If you want to say Morality is only Morality in this world of Oughts and absolute topics then you're limiting actual philosophically and socially defined ideas of what morality is for only 1 angle upon what it is.

If we are more clear with our communications and only take morality in a descriptive sense then it seems (to me) to have no value.

Going back into the analogy of fashion.
I'm in a store looking to buy a shirt. The shop attendant directs me to a range of shirts and tells me that they are all the fashion. My eyes glaze over and I walk past that section and continue looking for shirts that appeal to me.

Fashion (and I guess descriptive morality) only makes sense to people who care about trying to fit in more that they care about being true to themselves. They modify themselves to fit social norms. I have no interest in this. I am more interested in being true to myself. I only care what others think if their reaction is going to be too much of an obstacle to me.

With a fashion claim it is obvious that when a person says "This is fashionable" they are saying that there is currently a sales spike (not necessarily a majority opinion) towards that fashion aspect.
With a moral claim it isn't obvious if a person is merely saying that they perceive that there is a majority opinion within society that such and such is detrimental to society. If the claimer is making the claim "X is immoral" then clearly the claimant themselves holds the belief that "X is immoral". It isn't obvious that they think it is immoral because it is detrimental to society or perhaps for some other reason. It is difficult to understand what a person actually means when they say "X is immoral" other than that they personally believe X to be wrong (for whatever reason personal to them).
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01-07-2015, 03:21 PM
RE: Another attack on moral subjectivism
(01-07-2015 02:09 PM)TheBeardedDude Wrote:  So, what is it that separates humans from other animals (including other social animals)? It appears to be the formation of societies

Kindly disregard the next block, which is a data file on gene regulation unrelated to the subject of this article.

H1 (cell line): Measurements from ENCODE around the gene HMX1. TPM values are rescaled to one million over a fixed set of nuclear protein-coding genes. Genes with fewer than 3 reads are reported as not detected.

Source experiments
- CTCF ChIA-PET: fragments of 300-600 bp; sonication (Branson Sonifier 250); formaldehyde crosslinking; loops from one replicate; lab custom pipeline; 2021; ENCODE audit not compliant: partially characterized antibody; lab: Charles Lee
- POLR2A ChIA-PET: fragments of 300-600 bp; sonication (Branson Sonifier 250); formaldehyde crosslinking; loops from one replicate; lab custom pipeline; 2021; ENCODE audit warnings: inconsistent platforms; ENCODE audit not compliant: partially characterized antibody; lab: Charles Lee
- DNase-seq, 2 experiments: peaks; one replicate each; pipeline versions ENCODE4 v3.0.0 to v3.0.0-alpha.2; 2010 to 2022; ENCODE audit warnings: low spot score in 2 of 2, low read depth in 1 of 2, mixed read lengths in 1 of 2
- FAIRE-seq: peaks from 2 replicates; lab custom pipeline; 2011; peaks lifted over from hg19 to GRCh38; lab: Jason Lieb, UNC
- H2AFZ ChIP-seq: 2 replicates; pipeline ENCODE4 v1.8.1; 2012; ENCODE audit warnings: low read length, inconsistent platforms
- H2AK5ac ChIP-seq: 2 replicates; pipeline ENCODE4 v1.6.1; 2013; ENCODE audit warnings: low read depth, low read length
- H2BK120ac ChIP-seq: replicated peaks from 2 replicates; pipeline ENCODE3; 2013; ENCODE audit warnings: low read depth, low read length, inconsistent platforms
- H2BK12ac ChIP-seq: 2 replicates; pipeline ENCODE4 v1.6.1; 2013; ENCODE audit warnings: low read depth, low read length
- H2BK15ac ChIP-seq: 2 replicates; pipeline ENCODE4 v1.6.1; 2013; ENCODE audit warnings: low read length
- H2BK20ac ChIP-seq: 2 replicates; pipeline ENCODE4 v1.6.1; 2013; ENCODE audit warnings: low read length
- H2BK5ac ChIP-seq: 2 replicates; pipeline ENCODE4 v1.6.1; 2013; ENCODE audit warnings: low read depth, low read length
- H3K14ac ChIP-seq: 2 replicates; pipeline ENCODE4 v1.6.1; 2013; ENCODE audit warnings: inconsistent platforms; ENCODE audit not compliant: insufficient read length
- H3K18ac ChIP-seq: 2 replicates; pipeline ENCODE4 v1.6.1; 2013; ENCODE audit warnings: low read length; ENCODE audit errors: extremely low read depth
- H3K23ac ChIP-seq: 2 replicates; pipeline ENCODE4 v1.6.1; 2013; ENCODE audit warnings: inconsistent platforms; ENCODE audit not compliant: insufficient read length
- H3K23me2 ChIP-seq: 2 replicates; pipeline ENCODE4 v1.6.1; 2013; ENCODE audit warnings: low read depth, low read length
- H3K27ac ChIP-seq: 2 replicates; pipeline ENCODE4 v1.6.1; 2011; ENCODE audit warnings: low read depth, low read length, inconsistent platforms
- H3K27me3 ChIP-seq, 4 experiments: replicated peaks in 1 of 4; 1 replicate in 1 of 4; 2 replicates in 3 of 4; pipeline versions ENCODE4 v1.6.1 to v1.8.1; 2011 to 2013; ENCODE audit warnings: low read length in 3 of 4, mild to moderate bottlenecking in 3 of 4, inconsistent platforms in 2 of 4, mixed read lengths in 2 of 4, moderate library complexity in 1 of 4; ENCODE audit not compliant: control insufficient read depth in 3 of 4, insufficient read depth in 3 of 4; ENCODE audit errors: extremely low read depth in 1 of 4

Don't chimpanzees, Gorrillas, wolves, Elephants, Dolphins etc have societies?

(01-07-2015 02:09 PM)TheBeardedDude Wrote:  but a collective with shared goals and values that they explicitly communicate with one another and amend through time, explicitly or implicitly.
This is a fundamental difference between us.
I think society is a collection rather than a collective.
I don't think we have shared goals and values. I think these are dependent to each individual and are not necessarily the same as others.


(01-07-2015 02:09 PM)TheBeardedDude Wrote:  My view of morality is more subjective than you seem to like as it largely rejects end-member "moral choices" (black/white right/wrong).
No, I understand that you believe morality is subjective.
I just struggle to understand how subjective morality is any different to a personal opinion about what is right vs wrong.
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01-07-2015, 03:24 PM
RE: Another attack on moral subjectivism
(01-07-2015 02:17 PM)TheBeardedDude Wrote:  But one other piece I want to be explicit about, the notion that the self can't benefit when the society benefits is an example of how you oversimplify what I say. The self can benefit when the society benefits, but the society can't always benefit when the individual does (like economic policies that favor the 1%)